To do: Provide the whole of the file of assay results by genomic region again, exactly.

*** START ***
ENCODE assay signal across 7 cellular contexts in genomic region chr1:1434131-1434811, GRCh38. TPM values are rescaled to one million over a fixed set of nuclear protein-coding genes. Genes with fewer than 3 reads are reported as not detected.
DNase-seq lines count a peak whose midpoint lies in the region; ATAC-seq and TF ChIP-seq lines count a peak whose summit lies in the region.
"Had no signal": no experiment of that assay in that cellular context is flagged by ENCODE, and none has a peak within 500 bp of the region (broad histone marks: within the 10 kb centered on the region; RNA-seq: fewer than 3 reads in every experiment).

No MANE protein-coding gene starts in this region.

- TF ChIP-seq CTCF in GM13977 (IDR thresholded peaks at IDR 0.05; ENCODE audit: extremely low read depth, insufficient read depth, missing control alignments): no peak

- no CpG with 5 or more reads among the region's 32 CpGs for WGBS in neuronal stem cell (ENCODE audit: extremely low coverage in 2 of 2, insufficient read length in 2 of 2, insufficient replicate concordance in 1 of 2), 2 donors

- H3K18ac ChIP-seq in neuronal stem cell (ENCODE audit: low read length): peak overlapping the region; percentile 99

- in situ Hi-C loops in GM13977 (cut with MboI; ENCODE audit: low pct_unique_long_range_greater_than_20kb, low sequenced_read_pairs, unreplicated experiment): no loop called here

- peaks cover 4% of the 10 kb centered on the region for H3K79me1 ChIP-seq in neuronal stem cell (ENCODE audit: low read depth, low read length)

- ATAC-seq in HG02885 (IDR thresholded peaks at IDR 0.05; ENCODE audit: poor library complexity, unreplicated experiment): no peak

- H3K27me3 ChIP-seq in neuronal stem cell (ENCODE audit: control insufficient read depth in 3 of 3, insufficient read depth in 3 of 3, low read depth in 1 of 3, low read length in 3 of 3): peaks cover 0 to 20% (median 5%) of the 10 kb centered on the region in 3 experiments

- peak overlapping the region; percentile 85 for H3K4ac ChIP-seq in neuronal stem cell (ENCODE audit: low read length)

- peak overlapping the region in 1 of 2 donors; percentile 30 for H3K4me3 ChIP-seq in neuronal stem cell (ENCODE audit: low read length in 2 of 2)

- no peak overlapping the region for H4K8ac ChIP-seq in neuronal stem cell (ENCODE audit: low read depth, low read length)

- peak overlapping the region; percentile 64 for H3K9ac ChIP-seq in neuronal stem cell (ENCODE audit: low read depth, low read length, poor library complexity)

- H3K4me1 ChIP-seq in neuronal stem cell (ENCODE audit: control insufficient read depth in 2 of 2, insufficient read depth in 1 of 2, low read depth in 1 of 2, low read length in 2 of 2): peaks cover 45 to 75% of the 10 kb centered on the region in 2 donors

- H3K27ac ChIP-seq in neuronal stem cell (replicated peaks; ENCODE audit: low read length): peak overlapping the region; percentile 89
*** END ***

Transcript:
ENCODE assay signal across 7 cellular contexts in genomic region chr1:1434131-1434811, GRCh38. TPM values are rescaled to one million over a fixed set of nuclear protein-coding genes. Genes with fewer than 3 reads are reported as not detected.
DNase-seq lines count a peak whose midpoint lies in the region; ATAC-seq and TF ChIP-seq lines count a peak whose summit lies in the region.
"Had no signal": no experiment of that assay in that cellular context is flagged by ENCODE, and none has a peak within 500 bp of the region (broad histone marks: within the 10 kb centered on the region; RNA-seq: fewer than 3 reads in every experiment).

No MANE protein-coding gene starts in this region.

- TF ChIP-seq CTCF in GM13977 (IDR thresholded peaks at IDR 0.05; ENCODE audit: extremely low read depth, insufficient read depth, missing control alignments): no peak

- no CpG with 5 or more reads among the region's 32 CpGs for WGBS in neuronal stem cell (ENCODE audit: extremely low coverage in 2 of 2, insufficient read length in 2 of 2, insufficient replicate concordance in 1 of 2), 2 donors

- H3K18ac ChIP-seq in neuronal stem cell (ENCODE audit: low read length): peak overlapping the region; percentile 99

- in situ Hi-C loops in GM13977 (cut with MboI; ENCODE audit: low pct_unique_long_range_greater_than_20kb, low sequenced_read_pairs, unreplicated experiment): no loop called here

- peaks cover 4% of the 10 kb centered on the region for H3K79me1 ChIP-seq in neuronal stem cell (ENCODE audit: low read depth, low read length)

- ATAC-seq in HG02885 (IDR thresholded peaks at IDR 0.05; ENCODE audit: poor library complexity, unreplicated experiment): no peak

- H3K27me3 ChIP-seq in neuronal stem cell (ENCODE audit: control insufficient read depth in 3 of 3, insufficient read depth in 3 of 3, low read depth in 1 of 3, low read length in 3 of 3): peaks cover 0 to 20% (median 5%) of the 10 kb centered on the region in 3 experiments

- peak overlapping the region; percentile 85 for H3K4ac ChIP-seq in neuronal stem cell (ENCODE audit: low read length)

- peak overlapping the region in 1 of 2 donors; percentile 30 for H3K4me3 ChIP-seq in neuronal stem cell (ENCODE audit: low read length in 2 of 2)

- no peak overlapping the region for H4K8ac ChIP-seq in neuronal stem cell (ENCODE audit: low read depth, low read length)

- peak overlapping the region; percentile 64 for H3K9ac ChIP-seq in neuronal stem cell (ENCODE audit: low read depth, low read length, poor library complexity)

- H3K4me1 ChIP-seq in neuronal stem cell (ENCODE audit: control insufficient read depth in 2 of 2, insufficient read depth in 1 of 2, low read depth in 1 of 2, low read length in 2 of 2): peaks cover 45 to 75% of the 10 kb centered on the region in 2 donors

- H3K27ac ChIP-seq in neuronal stem cell (replicated peaks; ENCODE audit: low read length): peak overlapping the region; percentile 89